Wednesday, April 22, 2015

Begs the question is the idiom that you aren't using wrong, but some think you do

Are you begging the question?  What is begging a question?  Well, it depends.  There are two different terms that are very similar, but have very different uses.  The first is beg the question fallacy.  This is the traditional use of the term. This is a type of fallacy where a premise includes the claim or assumption that its conclusion is true.  (This is covered in some brief detail at Fallacy: Begging the Question.)

For example, "All cats are evil, otherwise you would not see cats do evil things."

The premise of this statement is that cats are evil, and the justification is that you see cats do evil things.  The statement forms a circular argument.

But, there's another common use of the term that often appears as , "begs the question", as in, "your statement begs the question of who will do this work".  It means that there is an obvious or ignored question that arises from a statement.

There are grammarians and logicians that will argue that this is somehow the wrong use of the term, such as the website begthequesiton.info (which dedicates itself to this topic).  Ironically, these individuals often employ logical fallacies to disregard the modern usage of the term.  There are people that seem gleefully unaware of how English works.  Common usage is correct usage. Dictionaries now list the modern usage on equal weight as the logical fallacy definition.  See idioms area on freedictionary.com.

There is often a claim that using the phrase in the modern sense is somehow confusing (see some of these claims on QuickAndDirty.com by Grammar Girl). However, common usage is so prevalent, there is no confusion as to when the term is being used one way or another.  If someone wishes to distinguish between the logical fallacy and the assertion of an obvious/ignored question, then they do so with context, just as they would for the use of any other common terms with multiple meanings.  This begs the question, why is denial of the validity of the modern definition so important to some people?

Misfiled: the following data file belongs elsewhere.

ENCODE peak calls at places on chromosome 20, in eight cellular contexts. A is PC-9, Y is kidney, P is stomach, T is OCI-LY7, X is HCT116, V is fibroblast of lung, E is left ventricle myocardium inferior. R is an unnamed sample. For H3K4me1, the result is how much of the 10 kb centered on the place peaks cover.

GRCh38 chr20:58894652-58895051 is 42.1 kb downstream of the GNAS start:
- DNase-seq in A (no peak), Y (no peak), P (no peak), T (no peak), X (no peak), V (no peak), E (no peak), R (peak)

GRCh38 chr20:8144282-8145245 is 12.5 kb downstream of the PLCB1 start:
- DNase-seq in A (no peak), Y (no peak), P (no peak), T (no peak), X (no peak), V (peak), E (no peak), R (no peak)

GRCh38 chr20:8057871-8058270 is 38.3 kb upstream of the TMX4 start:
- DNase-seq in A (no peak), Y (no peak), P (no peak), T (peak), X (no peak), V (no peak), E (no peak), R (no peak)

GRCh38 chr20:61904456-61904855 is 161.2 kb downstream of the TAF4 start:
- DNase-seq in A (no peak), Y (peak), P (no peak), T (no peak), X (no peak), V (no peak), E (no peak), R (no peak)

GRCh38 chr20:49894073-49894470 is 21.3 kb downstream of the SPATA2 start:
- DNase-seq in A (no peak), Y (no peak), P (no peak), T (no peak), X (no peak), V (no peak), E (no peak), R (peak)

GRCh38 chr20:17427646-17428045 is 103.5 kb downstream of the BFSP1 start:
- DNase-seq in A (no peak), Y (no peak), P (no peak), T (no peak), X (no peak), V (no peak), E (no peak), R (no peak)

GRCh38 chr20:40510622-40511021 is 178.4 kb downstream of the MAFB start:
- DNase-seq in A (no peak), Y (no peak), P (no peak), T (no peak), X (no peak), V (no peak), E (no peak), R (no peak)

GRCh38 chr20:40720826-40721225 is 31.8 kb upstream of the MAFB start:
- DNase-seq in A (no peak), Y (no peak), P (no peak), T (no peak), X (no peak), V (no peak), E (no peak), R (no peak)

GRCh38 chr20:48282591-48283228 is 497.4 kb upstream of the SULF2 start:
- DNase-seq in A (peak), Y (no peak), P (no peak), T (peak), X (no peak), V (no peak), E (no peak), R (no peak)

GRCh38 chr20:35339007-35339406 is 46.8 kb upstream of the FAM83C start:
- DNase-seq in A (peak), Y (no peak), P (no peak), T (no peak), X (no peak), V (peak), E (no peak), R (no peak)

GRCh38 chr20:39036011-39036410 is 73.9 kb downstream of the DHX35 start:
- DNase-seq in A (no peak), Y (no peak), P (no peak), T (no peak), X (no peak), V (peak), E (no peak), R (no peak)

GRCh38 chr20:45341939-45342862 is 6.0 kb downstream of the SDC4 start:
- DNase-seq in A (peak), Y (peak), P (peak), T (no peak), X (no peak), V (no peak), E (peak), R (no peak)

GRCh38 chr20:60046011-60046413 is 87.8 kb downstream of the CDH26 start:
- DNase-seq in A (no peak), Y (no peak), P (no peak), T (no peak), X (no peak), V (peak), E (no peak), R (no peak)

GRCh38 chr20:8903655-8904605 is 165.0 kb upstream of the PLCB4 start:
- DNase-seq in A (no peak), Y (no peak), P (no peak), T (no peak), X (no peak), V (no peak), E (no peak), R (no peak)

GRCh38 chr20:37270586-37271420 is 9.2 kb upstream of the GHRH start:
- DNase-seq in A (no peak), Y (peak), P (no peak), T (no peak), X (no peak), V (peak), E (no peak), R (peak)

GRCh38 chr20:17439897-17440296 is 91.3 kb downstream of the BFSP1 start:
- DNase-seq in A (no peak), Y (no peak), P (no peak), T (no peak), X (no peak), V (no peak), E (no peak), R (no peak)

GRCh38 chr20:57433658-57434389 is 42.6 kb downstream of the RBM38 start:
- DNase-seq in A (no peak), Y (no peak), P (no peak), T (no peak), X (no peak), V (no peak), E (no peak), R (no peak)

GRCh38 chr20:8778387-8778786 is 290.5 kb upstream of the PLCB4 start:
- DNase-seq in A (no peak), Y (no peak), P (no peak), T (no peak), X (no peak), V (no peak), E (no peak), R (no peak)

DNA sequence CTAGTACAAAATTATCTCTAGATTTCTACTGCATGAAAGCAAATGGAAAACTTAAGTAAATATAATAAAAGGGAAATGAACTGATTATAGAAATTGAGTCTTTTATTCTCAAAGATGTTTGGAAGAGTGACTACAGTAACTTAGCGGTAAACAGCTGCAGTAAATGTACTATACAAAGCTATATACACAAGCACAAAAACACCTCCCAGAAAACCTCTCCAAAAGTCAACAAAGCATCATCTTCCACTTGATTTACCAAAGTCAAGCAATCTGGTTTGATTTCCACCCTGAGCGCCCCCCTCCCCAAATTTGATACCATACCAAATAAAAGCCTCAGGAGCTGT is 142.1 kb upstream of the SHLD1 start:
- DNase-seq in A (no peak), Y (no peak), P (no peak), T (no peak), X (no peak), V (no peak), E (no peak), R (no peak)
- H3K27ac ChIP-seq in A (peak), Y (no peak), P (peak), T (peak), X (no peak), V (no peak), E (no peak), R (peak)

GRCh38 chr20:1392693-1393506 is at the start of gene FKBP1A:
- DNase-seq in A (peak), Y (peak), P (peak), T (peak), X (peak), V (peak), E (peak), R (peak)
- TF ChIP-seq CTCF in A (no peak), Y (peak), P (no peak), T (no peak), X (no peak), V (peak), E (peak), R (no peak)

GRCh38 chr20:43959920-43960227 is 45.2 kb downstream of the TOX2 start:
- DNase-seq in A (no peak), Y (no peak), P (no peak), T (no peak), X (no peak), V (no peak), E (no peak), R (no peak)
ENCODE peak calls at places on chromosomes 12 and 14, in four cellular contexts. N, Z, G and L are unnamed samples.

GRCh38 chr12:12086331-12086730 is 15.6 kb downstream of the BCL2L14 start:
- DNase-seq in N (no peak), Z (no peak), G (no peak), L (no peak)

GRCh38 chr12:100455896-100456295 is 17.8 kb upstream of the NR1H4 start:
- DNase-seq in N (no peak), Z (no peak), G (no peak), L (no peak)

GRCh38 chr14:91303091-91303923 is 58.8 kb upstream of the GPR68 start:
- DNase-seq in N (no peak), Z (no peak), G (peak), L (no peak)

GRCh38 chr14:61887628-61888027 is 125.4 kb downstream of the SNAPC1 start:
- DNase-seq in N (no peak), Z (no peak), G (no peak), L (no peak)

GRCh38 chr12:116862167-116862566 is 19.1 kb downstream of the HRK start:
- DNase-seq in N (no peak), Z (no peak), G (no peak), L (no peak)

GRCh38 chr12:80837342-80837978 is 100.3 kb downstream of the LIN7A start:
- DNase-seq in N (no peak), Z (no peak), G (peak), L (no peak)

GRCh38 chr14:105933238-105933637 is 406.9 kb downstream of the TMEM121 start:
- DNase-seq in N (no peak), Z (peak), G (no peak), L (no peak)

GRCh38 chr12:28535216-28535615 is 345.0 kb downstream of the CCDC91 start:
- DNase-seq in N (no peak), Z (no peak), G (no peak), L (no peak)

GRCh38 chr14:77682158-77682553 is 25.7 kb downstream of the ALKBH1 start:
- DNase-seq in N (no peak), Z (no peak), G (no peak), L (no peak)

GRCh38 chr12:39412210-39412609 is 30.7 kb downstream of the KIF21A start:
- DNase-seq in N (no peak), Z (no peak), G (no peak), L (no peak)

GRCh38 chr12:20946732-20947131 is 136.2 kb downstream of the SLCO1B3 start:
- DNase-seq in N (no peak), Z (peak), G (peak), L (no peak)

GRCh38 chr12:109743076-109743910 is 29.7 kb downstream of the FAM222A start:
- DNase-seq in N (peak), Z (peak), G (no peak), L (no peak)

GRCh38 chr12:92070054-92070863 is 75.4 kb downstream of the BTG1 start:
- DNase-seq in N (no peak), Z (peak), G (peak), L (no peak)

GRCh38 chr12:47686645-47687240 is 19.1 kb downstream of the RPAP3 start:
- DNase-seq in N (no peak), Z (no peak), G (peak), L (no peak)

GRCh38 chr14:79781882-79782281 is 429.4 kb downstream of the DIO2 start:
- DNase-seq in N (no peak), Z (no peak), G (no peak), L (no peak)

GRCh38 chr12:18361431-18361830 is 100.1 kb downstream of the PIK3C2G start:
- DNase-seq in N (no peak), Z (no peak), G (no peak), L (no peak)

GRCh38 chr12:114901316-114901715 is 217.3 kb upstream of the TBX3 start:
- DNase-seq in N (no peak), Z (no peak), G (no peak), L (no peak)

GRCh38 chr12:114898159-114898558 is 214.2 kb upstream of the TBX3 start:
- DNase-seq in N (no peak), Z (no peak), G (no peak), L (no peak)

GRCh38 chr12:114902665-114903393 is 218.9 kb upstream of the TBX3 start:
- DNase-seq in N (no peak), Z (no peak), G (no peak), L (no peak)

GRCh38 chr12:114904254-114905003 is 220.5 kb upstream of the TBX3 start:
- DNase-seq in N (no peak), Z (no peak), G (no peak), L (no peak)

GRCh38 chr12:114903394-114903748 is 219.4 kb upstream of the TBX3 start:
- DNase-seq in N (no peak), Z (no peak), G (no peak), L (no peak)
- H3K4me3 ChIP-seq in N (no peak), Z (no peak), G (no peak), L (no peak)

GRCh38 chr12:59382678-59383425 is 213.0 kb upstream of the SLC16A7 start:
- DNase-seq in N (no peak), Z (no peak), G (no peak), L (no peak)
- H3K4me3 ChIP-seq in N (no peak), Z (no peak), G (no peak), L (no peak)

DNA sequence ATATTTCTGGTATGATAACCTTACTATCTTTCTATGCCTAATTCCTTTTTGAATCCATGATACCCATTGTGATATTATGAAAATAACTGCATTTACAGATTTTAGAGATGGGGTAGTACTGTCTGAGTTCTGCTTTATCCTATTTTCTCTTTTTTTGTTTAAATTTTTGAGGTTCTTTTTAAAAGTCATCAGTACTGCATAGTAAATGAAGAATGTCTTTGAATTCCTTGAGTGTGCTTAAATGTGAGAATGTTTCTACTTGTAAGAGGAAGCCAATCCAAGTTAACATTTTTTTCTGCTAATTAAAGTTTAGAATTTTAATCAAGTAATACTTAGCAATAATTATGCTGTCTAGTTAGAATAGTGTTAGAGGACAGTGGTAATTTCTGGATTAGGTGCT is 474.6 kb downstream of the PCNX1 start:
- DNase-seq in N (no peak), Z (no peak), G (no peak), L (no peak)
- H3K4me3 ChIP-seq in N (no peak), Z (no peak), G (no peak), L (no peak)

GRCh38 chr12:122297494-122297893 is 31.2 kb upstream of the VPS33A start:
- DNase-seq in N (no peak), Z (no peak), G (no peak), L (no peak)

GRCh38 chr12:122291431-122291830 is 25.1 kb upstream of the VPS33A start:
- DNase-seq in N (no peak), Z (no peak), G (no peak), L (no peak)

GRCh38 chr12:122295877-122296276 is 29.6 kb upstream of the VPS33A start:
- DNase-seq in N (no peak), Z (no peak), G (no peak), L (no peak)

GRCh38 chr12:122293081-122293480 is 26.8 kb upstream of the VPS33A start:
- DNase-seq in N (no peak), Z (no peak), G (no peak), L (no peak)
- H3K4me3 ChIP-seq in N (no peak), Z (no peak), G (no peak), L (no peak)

Tuesday, January 07, 2014

Using a thorn to write

I'm not sure why, but I have a growing fascination with the letter thorn.  Maybe it comes from the fact that we have sounds in the English language that have no letter to themselves.  This is particularly strange since we used to have letters for at least some of these sounds.  In the case of sounds for th, those letters are thorn and eth.

Capital thorn: Þ
Lowercase thorn: þ

Capital eth: Ð
Lowercase eth: ð

Thorn represents the unvoiced th sound, as in the words thin, things, wither, and eighth.  Eth represents the voiced th sound, as in the words the, that, those, feather, and clothe.  When these letters were in common use, they were often used interchangeably, regardless to which th sound was actually used.  Additionally, the letter Y was often used in place of thorn since print type fonts of Medieval times didn't have the letter thorn.  This means, "Ye Olde Shoppe" was really pronounced "The Old Shop", no different than today.  In this case, the "Y" was a replacement for the letter thorn, which represented the voiced th sound of the word "the".  (Further discussion on English sounds that are missing letters.)